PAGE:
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06-27-2016, 12:04 AM   #10
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I own a 645Z and I recently purchased the K1 as a backup. There are some assumptions about Pixel Shift that aren't quite accurate. Heavy movement of foliage, water, etc. in landscape shooting will create some visible issues. My experience so far is that they're easily correctable in PS with cloaning or other tools, or taking one conventional frame before the pixel shift group and using the single frame for any necessary clean up or correction.

The four shots necessary take about 1-1.5 seconds if the shutter speed is high. The two stop improvement in dynamic range and noise reduction allows the use of higher ISO than normal. ISO1600 in pixel shift looks as clean as ISO 400.

I'm liking the color out of my K1 as much or more so than what I'm getting from my 645Z. Post is faster with files from the K1 and it's more agile in the field. I originally went to the 645D and then the Z, to create files that allow me to print very large images for my customers. I'm confident I can create the same size files with the K1 in the normal mode. Judging so far, the pixel shift files offer superior resolution and color gamut over the 645Z.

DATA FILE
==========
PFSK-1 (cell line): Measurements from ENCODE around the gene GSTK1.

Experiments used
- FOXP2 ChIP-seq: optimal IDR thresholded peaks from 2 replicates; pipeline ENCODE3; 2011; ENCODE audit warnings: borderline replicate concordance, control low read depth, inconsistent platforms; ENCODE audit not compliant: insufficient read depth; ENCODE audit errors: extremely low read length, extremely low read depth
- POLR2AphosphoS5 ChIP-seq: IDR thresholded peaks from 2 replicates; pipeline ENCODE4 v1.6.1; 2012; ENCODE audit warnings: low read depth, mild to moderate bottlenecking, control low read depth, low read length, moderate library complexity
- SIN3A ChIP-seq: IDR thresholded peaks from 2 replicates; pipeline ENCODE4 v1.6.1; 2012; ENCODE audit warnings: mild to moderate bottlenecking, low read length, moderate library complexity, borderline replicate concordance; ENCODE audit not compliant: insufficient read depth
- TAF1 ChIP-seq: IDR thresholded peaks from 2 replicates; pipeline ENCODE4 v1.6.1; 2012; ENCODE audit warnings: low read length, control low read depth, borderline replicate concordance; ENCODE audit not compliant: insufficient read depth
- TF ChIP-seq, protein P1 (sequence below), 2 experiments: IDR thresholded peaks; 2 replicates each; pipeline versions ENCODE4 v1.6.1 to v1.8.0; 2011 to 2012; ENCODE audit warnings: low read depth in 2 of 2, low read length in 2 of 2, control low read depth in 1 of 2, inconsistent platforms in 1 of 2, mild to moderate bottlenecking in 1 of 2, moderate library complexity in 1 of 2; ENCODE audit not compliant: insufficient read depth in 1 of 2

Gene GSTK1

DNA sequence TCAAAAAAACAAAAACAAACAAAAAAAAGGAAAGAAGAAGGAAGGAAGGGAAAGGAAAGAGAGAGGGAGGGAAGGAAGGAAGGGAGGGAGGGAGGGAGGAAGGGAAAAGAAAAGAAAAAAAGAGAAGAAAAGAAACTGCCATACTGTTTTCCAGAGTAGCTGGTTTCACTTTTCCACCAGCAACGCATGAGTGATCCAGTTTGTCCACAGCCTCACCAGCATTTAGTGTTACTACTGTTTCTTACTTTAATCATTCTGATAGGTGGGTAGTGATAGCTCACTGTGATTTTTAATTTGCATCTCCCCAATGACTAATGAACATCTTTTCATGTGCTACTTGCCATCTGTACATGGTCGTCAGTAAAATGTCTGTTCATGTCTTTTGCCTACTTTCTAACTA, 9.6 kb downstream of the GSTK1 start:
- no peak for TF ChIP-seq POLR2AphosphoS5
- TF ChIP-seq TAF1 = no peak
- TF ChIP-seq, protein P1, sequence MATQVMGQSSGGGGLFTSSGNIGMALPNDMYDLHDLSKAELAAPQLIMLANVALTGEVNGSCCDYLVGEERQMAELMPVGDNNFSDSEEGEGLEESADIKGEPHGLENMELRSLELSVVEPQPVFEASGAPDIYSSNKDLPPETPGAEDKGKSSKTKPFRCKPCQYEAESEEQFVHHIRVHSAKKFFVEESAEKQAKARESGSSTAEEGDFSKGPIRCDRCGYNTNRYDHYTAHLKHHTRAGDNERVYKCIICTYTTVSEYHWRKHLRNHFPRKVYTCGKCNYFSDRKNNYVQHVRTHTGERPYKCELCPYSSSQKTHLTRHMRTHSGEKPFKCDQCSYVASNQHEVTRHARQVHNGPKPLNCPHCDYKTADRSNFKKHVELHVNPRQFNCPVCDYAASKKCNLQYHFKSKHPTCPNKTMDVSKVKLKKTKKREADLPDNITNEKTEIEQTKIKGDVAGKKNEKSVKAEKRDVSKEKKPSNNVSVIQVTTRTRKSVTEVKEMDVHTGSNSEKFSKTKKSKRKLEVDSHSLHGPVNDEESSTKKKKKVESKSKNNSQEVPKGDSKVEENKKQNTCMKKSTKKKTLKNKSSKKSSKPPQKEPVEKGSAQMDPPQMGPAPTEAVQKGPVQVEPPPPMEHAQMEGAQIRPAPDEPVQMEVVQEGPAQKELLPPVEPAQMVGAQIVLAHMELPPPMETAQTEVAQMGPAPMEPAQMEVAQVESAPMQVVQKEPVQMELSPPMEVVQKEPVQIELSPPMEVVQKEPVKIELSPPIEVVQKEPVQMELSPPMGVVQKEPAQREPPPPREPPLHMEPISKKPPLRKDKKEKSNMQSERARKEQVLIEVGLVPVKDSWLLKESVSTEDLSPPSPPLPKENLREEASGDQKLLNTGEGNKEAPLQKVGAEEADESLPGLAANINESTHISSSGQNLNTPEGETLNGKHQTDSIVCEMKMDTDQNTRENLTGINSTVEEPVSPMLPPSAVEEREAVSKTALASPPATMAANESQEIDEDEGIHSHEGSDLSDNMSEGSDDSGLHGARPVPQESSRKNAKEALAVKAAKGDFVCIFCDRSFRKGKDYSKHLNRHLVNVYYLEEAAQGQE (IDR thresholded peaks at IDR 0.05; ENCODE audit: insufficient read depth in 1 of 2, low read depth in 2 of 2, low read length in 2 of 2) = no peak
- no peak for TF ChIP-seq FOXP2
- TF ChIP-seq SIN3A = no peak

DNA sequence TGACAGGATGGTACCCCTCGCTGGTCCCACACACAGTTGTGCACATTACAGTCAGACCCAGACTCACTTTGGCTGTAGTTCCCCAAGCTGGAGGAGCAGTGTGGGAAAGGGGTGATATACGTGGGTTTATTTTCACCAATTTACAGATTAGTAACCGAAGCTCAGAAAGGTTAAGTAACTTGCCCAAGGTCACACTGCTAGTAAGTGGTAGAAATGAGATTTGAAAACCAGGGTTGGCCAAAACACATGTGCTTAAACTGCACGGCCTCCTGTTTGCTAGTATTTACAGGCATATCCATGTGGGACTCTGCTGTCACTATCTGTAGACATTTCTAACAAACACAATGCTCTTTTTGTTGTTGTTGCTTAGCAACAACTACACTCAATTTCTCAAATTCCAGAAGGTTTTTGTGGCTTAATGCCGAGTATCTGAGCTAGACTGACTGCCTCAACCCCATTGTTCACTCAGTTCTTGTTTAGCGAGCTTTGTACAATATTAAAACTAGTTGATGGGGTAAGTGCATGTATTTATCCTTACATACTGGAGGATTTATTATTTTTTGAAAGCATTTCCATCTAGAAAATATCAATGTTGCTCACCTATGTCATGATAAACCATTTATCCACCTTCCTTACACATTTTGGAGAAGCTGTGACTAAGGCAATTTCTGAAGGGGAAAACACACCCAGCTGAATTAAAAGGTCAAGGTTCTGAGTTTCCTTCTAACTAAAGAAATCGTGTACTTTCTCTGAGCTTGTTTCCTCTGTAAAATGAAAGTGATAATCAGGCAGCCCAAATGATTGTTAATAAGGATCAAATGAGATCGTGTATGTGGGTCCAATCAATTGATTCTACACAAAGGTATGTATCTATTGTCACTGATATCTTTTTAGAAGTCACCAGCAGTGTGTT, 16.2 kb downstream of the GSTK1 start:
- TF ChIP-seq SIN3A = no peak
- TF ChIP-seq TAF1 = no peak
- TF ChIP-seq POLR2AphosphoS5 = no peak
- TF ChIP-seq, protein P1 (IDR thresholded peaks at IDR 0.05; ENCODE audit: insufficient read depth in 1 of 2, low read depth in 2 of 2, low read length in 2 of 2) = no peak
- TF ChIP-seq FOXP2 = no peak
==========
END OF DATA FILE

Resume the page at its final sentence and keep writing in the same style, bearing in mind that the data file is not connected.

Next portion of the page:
06-27-2016, 07:31 AM   #11
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<Judging so far, the pixel shift files offer superior resolution and color gamut over the 645Z.>

That is a bold statement...
06-27-2016, 08:15 AM   #12
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I own both bodies. It isn't so much measured resolution as perceived resolution. If pixel shift was usable under all conditions my 645Z would be for sale. I'm not the only one who believes this.

http://diglloyd.com/blog/2016/20160221_1110-PentaxK1-SuperRes-PentaxFlowers.html
06-27-2016, 09:27 AM - 1 Like   #13
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I can easily believe the results of pixel-shifting, at its best, rival the current state of ~50MP crop-645 capture. The idea of super-resolution has been around for awhile. Aside from the few cameras supporting sensor pixel-shift, super-resolution has been mostly a multi-frame technique blending multiple shots with desktop software. Putting it in the camera is simply an extension of the technique that can also take advantage of in-camera reduction of de-mosaicing issues. A Foveon type result working around the Bayer array, if you will. I don't think there's any doubt that Foveon images can be enlarged beyond the level possible with Bayer images, and enjoy greater tonal and colour resolution than Bayer images.

Unfortunately, super-resolution suffers from the same limitations as do other multi-frame techniques like stitching, depth of field frame stacking, and HDR -- for best results it requires largely static scenes. And there's always potential manual frame blending & retouching work to fix stuff the software couldn't handle automatically.